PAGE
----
Screening for of SCCmec Elements

The presence of SCCmec genes in S. aureus isolates was checked using PCR amplification, as previously explained by Moosavian et al.16 Five MRSA strains, NCTC10442 (SCCmec I), NCTC N315 (SCCmec II), NCTC 85/2082 (SCCmec III), NCTC CA05 (SCCmec IVa), and JCSC3624 (SCCmec V) were used as a positive control and uninoculated medium as negative control.

Conventional Spa Typing (Sequence-Based Method)

All MRSA isolates were subjected to spa typing according to the method of Oliveira et al17 The polymorphic X regions of the spa gene were amplified and sequenced using the primers spa 1113F (5ʹ- TAA AGA CGA TCC TTC GGT GAG C -3ʹ) and spa-1514R (5ʹCAG CAG TAG TGC CGT TTG CTT -3ʹ).The sequences of the products were determined using the ABI PRISM} 7700 Sequence Detection System (Applied Biosystems, Foster City, Calif., USA) following the standard protocol of the supplier. The Ridom Spa Server database ( (Ridom, Wurzburg, Germany) was used to assign the edited sequences to particular spa types.

High-Resolution Melting Curve Analysis (HRMA)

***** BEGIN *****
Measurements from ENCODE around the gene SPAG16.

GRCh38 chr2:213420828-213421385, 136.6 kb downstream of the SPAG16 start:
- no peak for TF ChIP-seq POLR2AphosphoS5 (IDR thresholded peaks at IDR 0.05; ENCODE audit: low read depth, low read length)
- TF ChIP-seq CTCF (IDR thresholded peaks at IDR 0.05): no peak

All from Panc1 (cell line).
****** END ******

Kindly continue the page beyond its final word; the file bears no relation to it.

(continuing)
The polymorphic X region of the spa gene was amplified on the Rotor-gene Q instrument (Qiagen, Hilden, Germany) using the same DNA extract and primer pair (Spa1113F and Spa1514R). In a final volume of 10 μL, the HRM PCR reaction mix contained 5 ng of sample gDNA, 0.3 pmol of each primer, and the Type-it HRM PCR Kit (QIAGEN, Germany) using EvaGreen as the fluorescent dye. The settings for HRM were used as recommended by the manufacturer. Briefly, on the Rotor-Gene Q, PCR conditions were 10 min activation at 94°C, 42 cycles 94°C for 7 s, 60°C for 30s and a final step at 95°C for 1 min and cooling to 40°C for 1min. HRM was performed from 61°C to 87°C with a ramp rate of 0.01°C/s and 100 reads/s. Reactions were performed in duplicate. The reproducibility of the assay was tested by three different persons and all operators gained similar results. For each separate run, 4 control samples with known spa types (t037, t030, t034 and t304) were included as melting curve standards. The curves obtained from each type were considered to determine a standard curve for the rest of the procedure. The melting curves of all samples were generated automatically by the Rotor Gene Q Series Software 2.1.0 and were normalized by using the default setting. HRM difference plot was also generated by the software, which could give a better comparison of melting temperatures. In the experiment, HRM analysis was performed 3 times on the 50 isolates, and the results proved to be completely reproducible concerning calling the spa types.